The San Jose Sharks seem to have made their choices on a dozen restricted free agents (RFAs) on Monday, July 30. CSN Bay Area Insider Kevin Kurz reported that tenders were extended to current NHL players Jason Demers, Tommy Wingels and James Sheppard as well as prospects Harri Sateri, Matt Tennyson and Taylor Doherty that all comprise the photo list.
According to numbers provided by David Pollack’s similar report Monday in the San Jose Mercury News, those tenders had to be at least $892,000 to Wingels, $871,500 to Sheppard and $1.5 million to Demers. Without them, those players would have become unrestricted free agents Tuesday.
That is exactly what has happened for six other RFAs: Nick Petrecki, Sena Acolatse, Adam Comrie, Sebastian Stalberg, Marek Viedensky and Brodie Reid. Any team can now sign them all for any amount (probably to league-minimum, two-way contracts that only count against the salary cap while the player is in the NHL) without having to give the Sharks anything in return.
Both the players offered tenders and those that were not were obvious decisions. It is time to move on from players in their mid-twenties that collectively played in one NHL game and are not even studs at the AHL level. However, those that are already playing at the highest level in either league are worth the modest commitment the team has made.
Sateri’s tender was a formality to maintain exclusive NHL negotiating rights with him should he return from the KHL. Tennyson and Doherty are the top two prospects in the system and should get two-way contract offers in the million-dollar range like the ones they are coming off. They are expected to fight for a roster spot in San Jose this October.
The likelihood is that Demers, Wingels and Sheppard will all likely receive more than those minimums unless no teams around the NHL are willing to offer more. The Sharks would have the right to match any tender, and according to My NHL Trade Rumors only players signed away to contracts over $1.1 million warrant any compensation.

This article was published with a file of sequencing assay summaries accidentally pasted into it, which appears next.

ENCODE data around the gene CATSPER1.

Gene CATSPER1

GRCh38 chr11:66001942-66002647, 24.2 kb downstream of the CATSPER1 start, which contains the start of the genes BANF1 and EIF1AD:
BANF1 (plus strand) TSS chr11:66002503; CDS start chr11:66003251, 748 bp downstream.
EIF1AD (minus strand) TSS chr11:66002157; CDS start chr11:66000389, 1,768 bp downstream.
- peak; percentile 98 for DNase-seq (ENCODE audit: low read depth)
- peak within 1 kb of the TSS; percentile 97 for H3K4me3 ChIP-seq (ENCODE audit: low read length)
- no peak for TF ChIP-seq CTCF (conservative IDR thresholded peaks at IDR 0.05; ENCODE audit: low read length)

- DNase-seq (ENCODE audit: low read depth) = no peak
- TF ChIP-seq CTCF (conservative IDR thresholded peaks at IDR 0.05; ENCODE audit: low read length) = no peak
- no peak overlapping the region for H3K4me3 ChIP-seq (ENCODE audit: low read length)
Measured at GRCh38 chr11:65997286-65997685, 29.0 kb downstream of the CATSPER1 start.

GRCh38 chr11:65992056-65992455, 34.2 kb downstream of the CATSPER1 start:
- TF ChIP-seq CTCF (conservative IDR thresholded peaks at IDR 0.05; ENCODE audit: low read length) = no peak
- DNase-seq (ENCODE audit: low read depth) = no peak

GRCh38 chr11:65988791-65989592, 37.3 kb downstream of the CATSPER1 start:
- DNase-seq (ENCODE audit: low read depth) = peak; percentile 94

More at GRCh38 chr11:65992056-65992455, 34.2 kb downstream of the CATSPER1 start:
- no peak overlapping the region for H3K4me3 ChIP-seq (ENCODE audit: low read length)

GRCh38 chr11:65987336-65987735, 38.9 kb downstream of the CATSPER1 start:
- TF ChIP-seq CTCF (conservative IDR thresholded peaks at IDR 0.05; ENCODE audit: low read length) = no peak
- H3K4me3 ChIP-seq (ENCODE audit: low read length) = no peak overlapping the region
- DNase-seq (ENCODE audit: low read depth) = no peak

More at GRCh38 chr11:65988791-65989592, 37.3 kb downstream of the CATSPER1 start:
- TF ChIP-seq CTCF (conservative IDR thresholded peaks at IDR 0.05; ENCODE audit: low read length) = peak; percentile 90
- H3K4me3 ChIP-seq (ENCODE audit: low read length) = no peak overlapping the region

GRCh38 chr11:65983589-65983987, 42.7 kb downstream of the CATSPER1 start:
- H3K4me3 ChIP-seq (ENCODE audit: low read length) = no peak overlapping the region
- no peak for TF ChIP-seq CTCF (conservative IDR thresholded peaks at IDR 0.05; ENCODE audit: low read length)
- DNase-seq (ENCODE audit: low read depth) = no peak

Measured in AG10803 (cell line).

That third-round pick moves to the second round before offers of $1.7 million annually. No one on this list has any chance of netting compensation of picks in the first and third round for contracts over $3.36 million.
Particularly with Wingels and Demers, San Jose could be waiting to see if anyone offers something requiring compensation before committing to paying them that much. Chances are, offers under $2 million would be matched while any close to $3 million would mean settling for the compensatory second-round draft pick. Both were taken after the fifth round of the 2008 NHL draft, just turned 26 and are coming off career seasons.
Sheppard may have also had his best year, but was not even an everyday player. He was the second-highest scoring Shark in the 2014 Stanley Cup playoffs and may be ready to become an everyday impact player, but the team would likely welcome getting back the third-round pick they used to trade for him in 2011 as compensation for losing him should anyone offer him over $1.1 million.
It is extremely unlikely anyone will take any of the players away from San Jose. The tenders will allow them to buy time to sign the players during the free agency period, and even Wingels’ agent expressed confidence to Pollack that a deal would get done even though Kurz described the parties as not close on their figures.
Expect all six restricted free agents that get a tender to be with the Sharks in the 2014-15 NHL season. The 24-year old Tennyson should see his four career games increase and the 23-year old Doherty should make his debut against the best hockey talent in the world.